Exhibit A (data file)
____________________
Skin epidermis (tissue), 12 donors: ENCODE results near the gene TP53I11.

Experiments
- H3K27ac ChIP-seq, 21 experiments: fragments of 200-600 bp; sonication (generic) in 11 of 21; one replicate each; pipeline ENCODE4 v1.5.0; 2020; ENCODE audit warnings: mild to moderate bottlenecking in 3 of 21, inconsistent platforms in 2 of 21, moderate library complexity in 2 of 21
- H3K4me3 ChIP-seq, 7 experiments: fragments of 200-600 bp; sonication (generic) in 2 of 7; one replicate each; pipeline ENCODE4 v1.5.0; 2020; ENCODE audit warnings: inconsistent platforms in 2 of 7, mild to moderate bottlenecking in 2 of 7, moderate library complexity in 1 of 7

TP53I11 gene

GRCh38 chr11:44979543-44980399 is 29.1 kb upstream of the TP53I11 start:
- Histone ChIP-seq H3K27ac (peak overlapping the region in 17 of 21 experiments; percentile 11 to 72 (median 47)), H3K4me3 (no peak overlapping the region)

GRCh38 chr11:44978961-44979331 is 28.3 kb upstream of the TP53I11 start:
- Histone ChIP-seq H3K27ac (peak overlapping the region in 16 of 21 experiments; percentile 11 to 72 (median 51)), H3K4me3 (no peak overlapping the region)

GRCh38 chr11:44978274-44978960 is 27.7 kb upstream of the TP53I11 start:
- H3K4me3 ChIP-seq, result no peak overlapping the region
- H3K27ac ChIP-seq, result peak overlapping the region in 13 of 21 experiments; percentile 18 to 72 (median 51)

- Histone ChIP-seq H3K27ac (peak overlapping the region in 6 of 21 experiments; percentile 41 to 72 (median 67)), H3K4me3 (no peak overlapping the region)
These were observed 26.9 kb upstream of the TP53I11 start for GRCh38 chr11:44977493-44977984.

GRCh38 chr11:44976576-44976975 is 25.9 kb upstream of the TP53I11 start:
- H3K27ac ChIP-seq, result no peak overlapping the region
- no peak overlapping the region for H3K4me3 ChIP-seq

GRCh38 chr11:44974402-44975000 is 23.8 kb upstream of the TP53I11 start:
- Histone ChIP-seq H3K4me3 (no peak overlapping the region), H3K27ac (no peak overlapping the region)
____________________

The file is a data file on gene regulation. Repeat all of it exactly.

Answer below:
Skin epidermis (tissue), 12 donors: ENCODE results near the gene TP53I11.

Experiments
- H3K27ac ChIP-seq, 21 experiments: fragments of 200-600 bp; sonication (generic) in 11 of 21; one replicate each; pipeline ENCODE4 v1.5.0; 2020; ENCODE audit warnings: mild to moderate bottlenecking in 3 of 21, inconsistent platforms in 2 of 21, moderate library complexity in 2 of 21
- H3K4me3 ChIP-seq, 7 experiments: fragments of 200-600 bp; sonication (generic) in 2 of 7; one replicate each; pipeline ENCODE4 v1.5.0; 2020; ENCODE audit warnings: inconsistent platforms in 2 of 7, mild to moderate bottlenecking in 2 of 7, moderate library complexity in 1 of 7

TP53I11 gene

GRCh38 chr11:44979543-44980399 is 29.1 kb upstream of the TP53I11 start:
- Histone ChIP-seq H3K27ac (peak overlapping the region in 17 of 21 experiments; percentile 11 to 72 (median 47)), H3K4me3 (no peak overlapping the region)

GRCh38 chr11:44978961-44979331 is 28.3 kb upstream of the TP53I11 start:
- Histone ChIP-seq H3K27ac (peak overlapping the region in 16 of 21 experiments; percentile 11 to 72 (median 51)), H3K4me3 (no peak overlapping the region)

GRCh38 chr11:44978274-44978960 is 27.7 kb upstream of the TP53I11 start:
- H3K4me3 ChIP-seq, result no peak overlapping the region
- H3K27ac ChIP-seq, result peak overlapping the region in 13 of 21 experiments; percentile 18 to 72 (median 51)

- Histone ChIP-seq H3K27ac (peak overlapping the region in 6 of 21 experiments; percentile 41 to 72 (median 67)), H3K4me3 (no peak overlapping the region)
These were observed 26.9 kb upstream of the TP53I11 start for GRCh38 chr11:44977493-44977984.

GRCh38 chr11:44976576-44976975 is 25.9 kb upstream of the TP53I11 start:
- H3K27ac ChIP-seq, result no peak overlapping the region
- no peak overlapping the region for H3K4me3 ChIP-seq

GRCh38 chr11:44974402-44975000 is 23.8 kb upstream of the TP53I11 start:
- Histone ChIP-seq H3K4me3 (no peak overlapping the region), H3K27ac (no peak overlapping the region)